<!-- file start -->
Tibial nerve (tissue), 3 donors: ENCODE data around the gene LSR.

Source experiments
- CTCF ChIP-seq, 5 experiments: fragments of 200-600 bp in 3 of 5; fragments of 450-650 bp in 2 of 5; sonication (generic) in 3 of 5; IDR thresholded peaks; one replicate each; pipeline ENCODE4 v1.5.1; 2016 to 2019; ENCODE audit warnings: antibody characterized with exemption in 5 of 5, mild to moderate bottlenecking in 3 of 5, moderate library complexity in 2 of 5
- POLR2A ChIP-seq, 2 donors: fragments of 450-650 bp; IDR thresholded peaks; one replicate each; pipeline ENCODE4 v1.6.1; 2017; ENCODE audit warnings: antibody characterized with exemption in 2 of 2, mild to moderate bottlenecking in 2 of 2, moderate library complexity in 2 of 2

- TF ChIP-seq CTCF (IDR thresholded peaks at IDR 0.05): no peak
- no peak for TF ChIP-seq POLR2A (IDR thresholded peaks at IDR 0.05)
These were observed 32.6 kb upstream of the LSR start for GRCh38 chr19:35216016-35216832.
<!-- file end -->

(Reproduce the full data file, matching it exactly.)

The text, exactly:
Tibial nerve (tissue), 3 donors: ENCODE data around the gene LSR.

Source experiments
- CTCF ChIP-seq, 5 experiments: fragments of 200-600 bp in 3 of 5; fragments of 450-650 bp in 2 of 5; sonication (generic) in 3 of 5; IDR thresholded peaks; one replicate each; pipeline ENCODE4 v1.5.1; 2016 to 2019; ENCODE audit warnings: antibody characterized with exemption in 5 of 5, mild to moderate bottlenecking in 3 of 5, moderate library complexity in 2 of 5
- POLR2A ChIP-seq, 2 donors: fragments of 450-650 bp; IDR thresholded peaks; one replicate each; pipeline ENCODE4 v1.6.1; 2017; ENCODE audit warnings: antibody characterized with exemption in 2 of 2, mild to moderate bottlenecking in 2 of 2, moderate library complexity in 2 of 2

- TF ChIP-seq CTCF (IDR thresholded peaks at IDR 0.05): no peak
- no peak for TF ChIP-seq POLR2A (IDR thresholded peaks at IDR 0.05)
These were observed 32.6 kb upstream of the LSR start for GRCh38 chr19:35216016-35216832.